With so many different possibilities for lead generation, it was difficult to select a single illustrative example, but it had to be done.
Sally the saleswoman is responsible for growing sales for her company’s accounting software package.She knows the product inside and out and even passed her CPA exam recently to help illustrate her deep accounting knowledge and give her instant credibility.The company gave her six months to bulk up sales by 15%, a tall order for any product.Here is how Sally exceeded her sales goal and her commission expectations.
She called on her classmates from her CPA preparation class to ask for advice on finding referrals.Note that she didn’t ask for referrals, but asked for help on getting referrals – that’s a fine line, but an important one to take heed to.By asking for this type of help, Sally let her classmates relax their guard and offer advice.Her classmates are mostly practicing CPA’s, so there is no competition for software sales to worry about.
Next Sally poured through as many press releases as she could that dealt with companies that she already sells into and companies she wants to sell into.The releases that had anything to do with a need for an accounting package were treated as lead material.If there was good financial news, Sally called to congratulate them and see if their current software was up to the task.If there was bad financial news, Sally called to explain how her software helped another company save money and brought it back into the black.Expansions – does their current package have easy extensibility?OK enough, you get the picture.
She attended a trade show to gain insights into how her product stacks up against the competition.This allowed her to easily handle any objections where the competition was brought up as an alternative.Although, as discussed in another article, she was careful not to downplay or insult the competition to her clients.That strategy will get you no where fast.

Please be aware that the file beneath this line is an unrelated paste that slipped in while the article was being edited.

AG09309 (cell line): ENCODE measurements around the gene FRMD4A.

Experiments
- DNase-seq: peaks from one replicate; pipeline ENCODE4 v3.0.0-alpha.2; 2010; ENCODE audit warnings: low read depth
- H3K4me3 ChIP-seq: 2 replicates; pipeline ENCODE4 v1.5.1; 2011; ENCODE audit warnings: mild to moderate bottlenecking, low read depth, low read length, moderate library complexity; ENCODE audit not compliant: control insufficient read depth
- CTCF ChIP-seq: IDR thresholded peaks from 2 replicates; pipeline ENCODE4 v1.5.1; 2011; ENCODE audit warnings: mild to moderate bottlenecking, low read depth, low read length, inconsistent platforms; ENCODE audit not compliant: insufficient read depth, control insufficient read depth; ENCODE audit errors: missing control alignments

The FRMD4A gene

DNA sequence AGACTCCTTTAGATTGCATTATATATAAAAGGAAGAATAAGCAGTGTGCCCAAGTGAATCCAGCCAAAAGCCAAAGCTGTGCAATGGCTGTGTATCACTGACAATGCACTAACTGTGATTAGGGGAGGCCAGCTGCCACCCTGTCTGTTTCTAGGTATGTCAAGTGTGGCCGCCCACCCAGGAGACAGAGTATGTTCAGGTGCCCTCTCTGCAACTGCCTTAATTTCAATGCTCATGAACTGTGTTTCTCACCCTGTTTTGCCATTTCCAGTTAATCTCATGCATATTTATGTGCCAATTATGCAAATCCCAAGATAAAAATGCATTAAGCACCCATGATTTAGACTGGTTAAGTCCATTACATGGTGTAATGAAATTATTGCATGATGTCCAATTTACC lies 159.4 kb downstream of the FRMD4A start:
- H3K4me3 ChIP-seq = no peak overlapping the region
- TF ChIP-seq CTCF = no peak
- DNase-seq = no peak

At the same trade show, she presented a paper on using enterprise accounting software to streamline costs and minimize project cost overruns.
Sally bought ad placement from Google’s Adwords to help rapidly spread the word about her product.
Finally, she cruised LinkedIn for leads into companies that she wasn’t able to reach with the above methods.
The result of her efforts led to a 21% increase in business and the hiring of an assistant to help her manage all the extra business.
Depending on what type of company you’re working for, shop tours are typically a common step in the sales cycle. Prospective customers want to see what your machinery looks like, how clean it is, how much room you have, and just get a good feeling that you can actually fulfill their order.
A critical, but often overlooked, area of the tour is how your workforce projects themselves – in particular the technicians on the shop floor.
You should be continually coaching them on how important it is for them to smile at guests and say hi and to ask them if they have any questions. I’ve found that the best way to get them on the same page is to ask them beforehand if they would mind talking about their area to the prospects. You can then say something like “Joe, would you mind telling us a bit how this press works.”
In return the workers get a sense of pride and your prospects really see that you connect with the workforce and have the ability to track their orders through your manufacturing system.
Yes, I realize you may know more about the machine and could talk more eloquently – keep your trap shut.
Spread the fame around and always thank them with donuts (or oat bran muffins) the next morning.
Who wants to talk about money? Your prospects, that’s who. That’s the first thing that comes to their mind in a sales call. The whole way through your wonderfully engineered PowerPoint pitch, all they’re thinking is: “How much is this going to cost us?”
If you wait for them to bring up the topic, you might have already lost. Bring it up on your terms and with your point of reference.
Almost universally, you’re product/service is going to either make them more money or save them money. Decide what that is before your sales call and do one of the following to shake things up a bit and get yourself noticed.
Right off the bat before plugging in your overstuffed laptop or passing out your shiny brochures, throw one of these out:
If you MAKE them money: “I was hoping to start off with an example of what we do and a quick discussion to get us all on the same page this morning. We implemented our widget to StarCompany’s assembly line three months ago and they’ve already earned back 3 times their investment. [then add 2-3 sentences saying what you technically did]. Can we talk about if there are any parallel processes like that here?”
If you SAVE them money: “I was hoping to start off with an example of what we do and a quick discussion to get us all on the same page this morning. We implemented our widget to StarCompany’s assembly line three months ago and their rejection rate has dropped 78%. This is saving them about $30,000 per month. [add your technical description here] Can we talk about if there are any parallel processes like that here?”
This is getting long, and I’ve gotten feedback to keep the posts short, so I’ll save some actual sales call stories for a later date.